Didymo Discovered in Lower Yough
Inside the Outdoors, June 15
, 2012

Fishermen and boaters beware. Didymo, also known as rock snot, was confirmed as of last week to be present in the Lower Youghioheny River, so stated Stacie Hall, assistant manager of the Department of Conservation and Natural Resources at Ohiopyle State Park.

It is a microscopic alga known as a diatom that’s invading our rivers and streams. Didymosphenia geminata can smother entire stream beds with mats as thick as eight inches and can ruin just about any river or creek.

According to the Pennsylvania Fish and Boat Commission website, “Didymo can be found on rocks in moving water and is often mistaken for fiberglass or toilet tissue. Unlike most other algae, didymo feels like wet cotton and isn’t slimy. It is generally brown, tan or yellow in color.”

It spreads from place to place via fishing equipment, waders, boats and anything that comes in contact with it. To put a stop to those entering on or in waters known to carry this algae, all boats, trailers, boots and other gear must be disinfected before moving to a new stream.

Before leaving at body of water, always check all items and floatation devices to make sure algae is not clinging to surfaces. If by chance it is found at a later time, treat and discard. “Do not wash down drains,” the PFBC said.

There are various methods one can use to kill this algae. Following are some of the Commission’s suggestions:

  • Detergent – soak or spray all surface for at least one minute in 5% dishwashing detergent or (2 cups (16 oz,) or 500mls with water added to make 2.5 gallons or 10 litres);
  • Bleach – soak or spray all surfaces for at least one minute in 2% household bleach (1cup (8 oz.) or 200 mls with water added to make 3 gal. or 10 litres);
  • Hot water – soak for at least one minute in very hot water kept above 140 Fahrenheit (60 degrees Centigrade) (hotter than most tap water) or for at least 20 minutes in hot water kept above 113 Fahrenheit ( 45 degrees Centigrade) (uncomfortable to touch).

Some items need a longer soaking saturation time. For example, felt-soled waders require 40 minutes of soaking in hot water kept above 113 degrees Fahrenheit or hot water plus detergent calls for 30 minutes in hot water kept at 113 degrees or 45 Centigrade containing 5% dishwashing detergent. Freezing any item until solid will also kill didymo.

Once the items are dry, that also will kill this algae. Keep in mind, slightly moist didymo can survive for months. The Commission states, “To ensure didymo cells are dead by drying, the item must be completely dry to the touch, inside and out, then left dry for at least another 48 hours before use. If cleaning or drying is not practical, restrict equipment to a single waterway.”

Here again, check the item as to thickness. “The denser the material,” the PFBC said,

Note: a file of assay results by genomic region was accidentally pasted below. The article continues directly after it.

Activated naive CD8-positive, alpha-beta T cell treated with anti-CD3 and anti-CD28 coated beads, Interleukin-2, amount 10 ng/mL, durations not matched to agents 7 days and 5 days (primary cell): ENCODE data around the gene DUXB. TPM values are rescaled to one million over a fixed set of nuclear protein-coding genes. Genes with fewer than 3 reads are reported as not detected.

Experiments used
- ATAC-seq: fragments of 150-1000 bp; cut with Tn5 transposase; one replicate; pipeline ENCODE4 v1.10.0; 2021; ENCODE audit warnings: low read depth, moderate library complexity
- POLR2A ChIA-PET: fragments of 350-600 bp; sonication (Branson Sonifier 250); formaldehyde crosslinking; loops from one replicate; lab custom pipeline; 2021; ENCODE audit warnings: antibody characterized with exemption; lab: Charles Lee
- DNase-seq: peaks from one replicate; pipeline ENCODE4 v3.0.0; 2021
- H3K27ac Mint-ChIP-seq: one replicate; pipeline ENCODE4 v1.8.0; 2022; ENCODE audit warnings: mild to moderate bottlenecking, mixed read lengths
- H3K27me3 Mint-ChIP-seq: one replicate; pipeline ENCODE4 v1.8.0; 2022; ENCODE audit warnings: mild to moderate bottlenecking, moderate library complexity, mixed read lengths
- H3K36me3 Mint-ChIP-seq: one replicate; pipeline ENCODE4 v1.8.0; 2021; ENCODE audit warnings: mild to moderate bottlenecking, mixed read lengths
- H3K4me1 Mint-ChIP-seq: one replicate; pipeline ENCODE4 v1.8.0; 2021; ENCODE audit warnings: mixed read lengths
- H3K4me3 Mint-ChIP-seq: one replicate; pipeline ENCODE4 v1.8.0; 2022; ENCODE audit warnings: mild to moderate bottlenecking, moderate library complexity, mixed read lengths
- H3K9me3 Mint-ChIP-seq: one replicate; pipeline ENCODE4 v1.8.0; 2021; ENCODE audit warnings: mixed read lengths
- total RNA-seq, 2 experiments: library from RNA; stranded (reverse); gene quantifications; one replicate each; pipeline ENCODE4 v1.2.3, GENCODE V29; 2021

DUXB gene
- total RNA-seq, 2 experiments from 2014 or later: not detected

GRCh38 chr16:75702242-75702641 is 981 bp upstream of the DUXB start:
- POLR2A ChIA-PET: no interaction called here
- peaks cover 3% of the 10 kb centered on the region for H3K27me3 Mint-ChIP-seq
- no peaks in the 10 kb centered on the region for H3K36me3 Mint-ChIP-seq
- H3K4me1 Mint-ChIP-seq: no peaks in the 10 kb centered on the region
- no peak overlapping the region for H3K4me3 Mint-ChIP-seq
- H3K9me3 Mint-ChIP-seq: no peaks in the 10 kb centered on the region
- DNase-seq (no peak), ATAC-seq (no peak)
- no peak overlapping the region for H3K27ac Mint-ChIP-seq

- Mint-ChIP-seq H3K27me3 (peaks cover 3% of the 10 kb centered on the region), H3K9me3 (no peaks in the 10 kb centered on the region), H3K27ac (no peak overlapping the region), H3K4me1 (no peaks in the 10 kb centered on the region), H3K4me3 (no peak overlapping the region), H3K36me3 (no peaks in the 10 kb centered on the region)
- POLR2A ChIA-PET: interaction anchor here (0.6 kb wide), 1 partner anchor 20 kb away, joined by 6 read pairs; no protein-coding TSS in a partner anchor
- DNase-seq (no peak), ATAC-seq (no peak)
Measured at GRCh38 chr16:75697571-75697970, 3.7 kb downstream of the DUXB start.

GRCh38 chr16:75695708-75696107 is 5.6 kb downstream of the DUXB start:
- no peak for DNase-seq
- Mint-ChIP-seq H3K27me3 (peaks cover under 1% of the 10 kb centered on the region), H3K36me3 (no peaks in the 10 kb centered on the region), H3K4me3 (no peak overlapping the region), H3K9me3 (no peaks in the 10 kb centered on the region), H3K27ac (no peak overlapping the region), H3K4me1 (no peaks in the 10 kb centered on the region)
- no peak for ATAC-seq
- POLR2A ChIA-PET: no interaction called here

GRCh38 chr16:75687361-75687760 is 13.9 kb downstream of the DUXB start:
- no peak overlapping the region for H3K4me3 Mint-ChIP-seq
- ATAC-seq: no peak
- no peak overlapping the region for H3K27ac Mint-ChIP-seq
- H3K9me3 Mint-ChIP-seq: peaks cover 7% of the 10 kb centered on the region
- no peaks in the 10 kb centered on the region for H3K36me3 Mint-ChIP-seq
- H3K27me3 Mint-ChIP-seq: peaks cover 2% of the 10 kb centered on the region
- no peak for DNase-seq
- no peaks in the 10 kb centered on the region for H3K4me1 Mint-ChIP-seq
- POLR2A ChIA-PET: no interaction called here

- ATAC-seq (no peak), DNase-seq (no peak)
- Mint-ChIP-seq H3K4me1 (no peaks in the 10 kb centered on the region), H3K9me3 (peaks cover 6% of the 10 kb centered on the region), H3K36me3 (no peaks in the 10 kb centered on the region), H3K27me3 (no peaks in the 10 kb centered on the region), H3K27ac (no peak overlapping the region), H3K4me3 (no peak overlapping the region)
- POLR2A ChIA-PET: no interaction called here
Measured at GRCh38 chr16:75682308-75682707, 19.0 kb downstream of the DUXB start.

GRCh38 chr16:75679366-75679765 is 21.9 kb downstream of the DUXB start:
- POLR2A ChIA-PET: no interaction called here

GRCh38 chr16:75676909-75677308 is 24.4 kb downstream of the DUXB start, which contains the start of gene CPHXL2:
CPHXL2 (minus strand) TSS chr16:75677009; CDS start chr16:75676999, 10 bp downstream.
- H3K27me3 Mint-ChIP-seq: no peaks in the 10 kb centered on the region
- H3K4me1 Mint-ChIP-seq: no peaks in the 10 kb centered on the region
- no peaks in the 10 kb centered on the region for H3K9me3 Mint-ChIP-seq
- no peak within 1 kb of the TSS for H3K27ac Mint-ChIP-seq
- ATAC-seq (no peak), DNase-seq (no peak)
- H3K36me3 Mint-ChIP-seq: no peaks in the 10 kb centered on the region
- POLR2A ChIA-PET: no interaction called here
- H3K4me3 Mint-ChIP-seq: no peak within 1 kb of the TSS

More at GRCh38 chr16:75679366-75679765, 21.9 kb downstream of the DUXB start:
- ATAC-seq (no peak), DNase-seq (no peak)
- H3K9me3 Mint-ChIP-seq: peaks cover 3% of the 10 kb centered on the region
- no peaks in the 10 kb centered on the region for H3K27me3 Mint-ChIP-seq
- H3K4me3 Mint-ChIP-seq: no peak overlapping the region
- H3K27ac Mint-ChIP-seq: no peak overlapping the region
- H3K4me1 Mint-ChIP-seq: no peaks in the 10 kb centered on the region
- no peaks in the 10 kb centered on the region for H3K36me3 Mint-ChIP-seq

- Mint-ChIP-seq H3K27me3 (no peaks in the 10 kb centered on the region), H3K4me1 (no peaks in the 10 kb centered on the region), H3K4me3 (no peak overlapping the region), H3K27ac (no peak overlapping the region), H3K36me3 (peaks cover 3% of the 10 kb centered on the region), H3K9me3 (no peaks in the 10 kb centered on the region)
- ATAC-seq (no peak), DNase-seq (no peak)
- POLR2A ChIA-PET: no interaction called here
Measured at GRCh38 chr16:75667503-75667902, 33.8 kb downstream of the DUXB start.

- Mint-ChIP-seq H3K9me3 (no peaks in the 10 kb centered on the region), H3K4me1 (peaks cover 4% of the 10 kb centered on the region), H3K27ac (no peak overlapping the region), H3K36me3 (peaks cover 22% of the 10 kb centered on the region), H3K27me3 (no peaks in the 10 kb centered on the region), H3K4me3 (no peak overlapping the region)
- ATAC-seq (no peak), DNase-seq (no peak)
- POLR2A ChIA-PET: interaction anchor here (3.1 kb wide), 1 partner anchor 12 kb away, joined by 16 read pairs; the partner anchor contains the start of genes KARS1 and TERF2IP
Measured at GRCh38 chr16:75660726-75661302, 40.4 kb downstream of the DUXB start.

“the better it will be at holding moisture. (and live cells), the slower it will be to dry out and the more difficult it will be to soak completely with cleaning solutions.”

Here again, additional recommendations were made so as to not spread this infestation.

  • Soak porous materials for longer than the specified times to ensure saturation with cleaning solution;
  • Choose a decontamination solution that will not adversely affect your equipment;
  • Follow manufacturer’s safety instructions when using products;
  • Dispose of cleaning waste well away from waterways.

There is a little more work when it comes to boats. Inspect every inch of your boat, trailer, and equipment – the hull, drive unit, trim plates, props, anchor, centerboards, paddles, wheels, hitch chassis, etc. – and remove aquatic plants, animals, and mud from the boat, trailer and equipment before leaving the area.

We who have had boats know the importance of draining the boat before heading home. This is no different. Do the same, making sure all water is on land and not any in the boat or on equipment.

Do not dump leftover bait in the water. When it comes to crawlers, kill them. Invasive earthworms may be packed with Canadians. If so, when they are discarded on land, they will eat the roots of hardwood trees.

Disinfect live wells and bait wells, bilges, cooling systems, hulls, and decks with a 1:9 solution of household bleach and water allowing at least 10 minutes contact time. Rinse well to remove all residual chlorine.

Rinse your boat with hot water. If it is not available, then let it sit for five days to become completely dry before entering a new water body.

The Commission advised boat owners not to transport live fish, other critters, plants or water from one body of water to another.

Hall said, “We want to contain this infestation as much as possible. We will be putting together educational materials as well as surveying our waterways within Ohiopyle to get a better idea of the problem.”

- Paul J. Volkmann
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